1 SOURCE: TITLE: AGENDA ITEM: CONTACT: ITU-T ITU-T Security Standardization GTSC, agenda item 5.5 Herb Bertine, GSC11(06)_GTSC_07 Telecommunication Security Herbert Bertine Chairman, ITU-T SG 17
2 High Level Security Drivers ITU Plenipotentiary Conference (PP-02) Intensify efforts on security World Telecommunications Standardization Assembly (WTSA-04) Security robustness of protocols Combating/Countering spam World Summit on the Information Society (WSIS-05) Cyber security
3 ITU-T Study Groups ITU-T work is divided up between Study Groups (SGs). SG 2: Operational aspects of service provision, networks and performance SG 4: Telecommunication management SG 5: Protection against electromagnetic environment effects SG 6 Outside Plant and related indoor installations SG 9 Integrated broadband cable networks and television and sound transmission SG 11 Signaling requirements and protocols SG 12 Performance and quality of service SG 13 Next Generation Networks SG 15: Optical and other transport networks SG 16: Multimedia services, systems and terminals SG 17: Security, languages and telecommunication software* SG 19: Mobile Telecommunications Networks *SG17 is the Lead Study Group on telecommunication security.
4 Overview of ITU-T Security Standardization Collaboration is key factor
5 WP 2/17 Security Questions ( ) Q7/17 Telecom Systems Security Management *ISM Guideline for Telecom *Incident Management *Risk Assessment Methodology *etc *X.1051 Telecom Systems Users Telebiometrics *Multimodal Model Fwk *System Mechanism *Protection Procedure *X.1081 Secure Communication Services *Mobile Secure Communications *Home Network Security *Security Web Services Q9/17 *X.1121, X.1122 Cyber Security Q6/17 *Overview of Cyber-security *Vulnerability Information Sharing * Incident Handling Operations Countering spam *Technical anti-spam measures Q17/17 New Q8/17 Q5/17 Security Architecture & Framework *Architecture, Model, Concepts, Frameworks, *etc *X.800 series *X.805 Q4/17 Communications System Security *Vision, Coordination, Roadmap, Compendia
6 Highlights of what s new since GSC-10 Two new ITU-T Questions: Q.15/13, NGN security (May 2005) Q.17/17, Countering spam by technical means 38 security Recommendations are under development in Study Group 17 Other SGs are developing security Recommendations for specific technologies for example 5 on NGN security Focus Group on Security Baseline For Network Operators New Horizons for Security Standardization Workshop Security standards roadmap Cybersecurity web portal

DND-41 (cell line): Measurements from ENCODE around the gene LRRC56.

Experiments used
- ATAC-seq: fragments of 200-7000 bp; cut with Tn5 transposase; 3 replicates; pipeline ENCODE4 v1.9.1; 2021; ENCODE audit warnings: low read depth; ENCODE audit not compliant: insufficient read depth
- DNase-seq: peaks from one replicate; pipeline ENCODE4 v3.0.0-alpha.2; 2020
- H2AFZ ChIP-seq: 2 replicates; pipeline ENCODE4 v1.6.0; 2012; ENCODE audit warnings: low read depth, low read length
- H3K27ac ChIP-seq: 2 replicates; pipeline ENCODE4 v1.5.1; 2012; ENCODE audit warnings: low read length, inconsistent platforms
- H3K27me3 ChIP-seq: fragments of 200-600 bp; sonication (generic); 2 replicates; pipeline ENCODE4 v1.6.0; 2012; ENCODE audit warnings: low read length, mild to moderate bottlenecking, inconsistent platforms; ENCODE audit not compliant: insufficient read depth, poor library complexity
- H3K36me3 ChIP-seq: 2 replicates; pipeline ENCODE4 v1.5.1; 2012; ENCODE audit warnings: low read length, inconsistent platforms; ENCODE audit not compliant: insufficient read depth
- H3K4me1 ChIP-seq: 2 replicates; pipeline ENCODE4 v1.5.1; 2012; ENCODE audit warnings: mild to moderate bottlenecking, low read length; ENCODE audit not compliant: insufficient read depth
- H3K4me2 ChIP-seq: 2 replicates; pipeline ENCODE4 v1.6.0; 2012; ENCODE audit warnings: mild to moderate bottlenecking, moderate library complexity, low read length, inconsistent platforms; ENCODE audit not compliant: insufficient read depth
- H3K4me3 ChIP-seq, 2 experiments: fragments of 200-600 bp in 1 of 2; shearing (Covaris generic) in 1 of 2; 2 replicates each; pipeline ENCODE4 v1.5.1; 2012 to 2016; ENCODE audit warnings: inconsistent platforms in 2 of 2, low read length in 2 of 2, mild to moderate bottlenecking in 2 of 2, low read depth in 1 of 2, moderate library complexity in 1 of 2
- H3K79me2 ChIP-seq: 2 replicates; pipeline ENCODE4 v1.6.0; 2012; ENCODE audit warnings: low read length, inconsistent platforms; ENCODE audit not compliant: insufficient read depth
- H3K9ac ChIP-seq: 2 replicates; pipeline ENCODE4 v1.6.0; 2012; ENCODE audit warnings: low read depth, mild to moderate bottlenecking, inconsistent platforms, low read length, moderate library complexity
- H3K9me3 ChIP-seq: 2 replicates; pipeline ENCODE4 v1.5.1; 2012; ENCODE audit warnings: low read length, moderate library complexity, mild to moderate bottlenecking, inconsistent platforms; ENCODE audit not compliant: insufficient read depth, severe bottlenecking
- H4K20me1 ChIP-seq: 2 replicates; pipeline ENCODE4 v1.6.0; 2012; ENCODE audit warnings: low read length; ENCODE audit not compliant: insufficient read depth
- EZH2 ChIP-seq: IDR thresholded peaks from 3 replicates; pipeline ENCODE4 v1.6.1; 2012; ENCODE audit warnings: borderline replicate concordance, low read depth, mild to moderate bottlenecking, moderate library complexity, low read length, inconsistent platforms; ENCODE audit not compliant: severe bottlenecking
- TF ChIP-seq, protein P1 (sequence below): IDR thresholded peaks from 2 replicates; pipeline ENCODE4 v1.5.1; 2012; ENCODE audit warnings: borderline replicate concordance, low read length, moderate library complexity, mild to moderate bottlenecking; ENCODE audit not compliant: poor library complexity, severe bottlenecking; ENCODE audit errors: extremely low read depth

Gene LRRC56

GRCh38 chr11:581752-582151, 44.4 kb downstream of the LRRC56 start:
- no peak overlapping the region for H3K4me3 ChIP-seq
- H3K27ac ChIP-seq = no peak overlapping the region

7 Q.15/13 NGN Security Recognizing that security is one of the defining features of NGN, it is essential to put in place a set of standards that will guarantee, to the maximum degree possible, the security of the telecommunications infrastructure as PSTNs evolve to NGNs. The NGN Security studies must address and develop network architectures that: - Provide for maximal network and end-user resource protection - Allow for highly-distributed intelligence end-to-end - Allow for co-existence of multiple networking technologies - Provide for end-to-end security mechanisms - Provide for security solutions that apply over multiple administrative domains
8 Q.17/17 Combating spam by technical means Spam has become a widespread problem causing a complex range of problems to users, service providers, and network operators around the globe. While spam was originally used to send unsolicited commercial messages, increasingly spam messages are being used to spread viruses, worms, and other malicious code that negatively impact the security and stability of the global telecommunication network. Spam may include the delivery of phishing and spyware. It is a global problem that requires a multifaceted, comprehensive approach. Study items to be considered include, but are not limited to: - What risks does spam pose to the telecommunication network? - What technical factors associated with the telecommunication network contribute to the difficulty of identifying the sources of spam? - How can new technologies lead to opportunities to counter spam and enhance the security of the telecommunication network? - Do advanced telecommunication network technologies (for example, SMS, instant messaging, VoIP) offer unique opportunities for spam that require unique solutions? - What technical work is already being undertaken within the IETF, in other fora, and by private sector entities to address the problem of spam? - What telecommunication network standardization work, if any, is needed to effectively counter spam as it relates to the stability and robustness of the telecommunication network?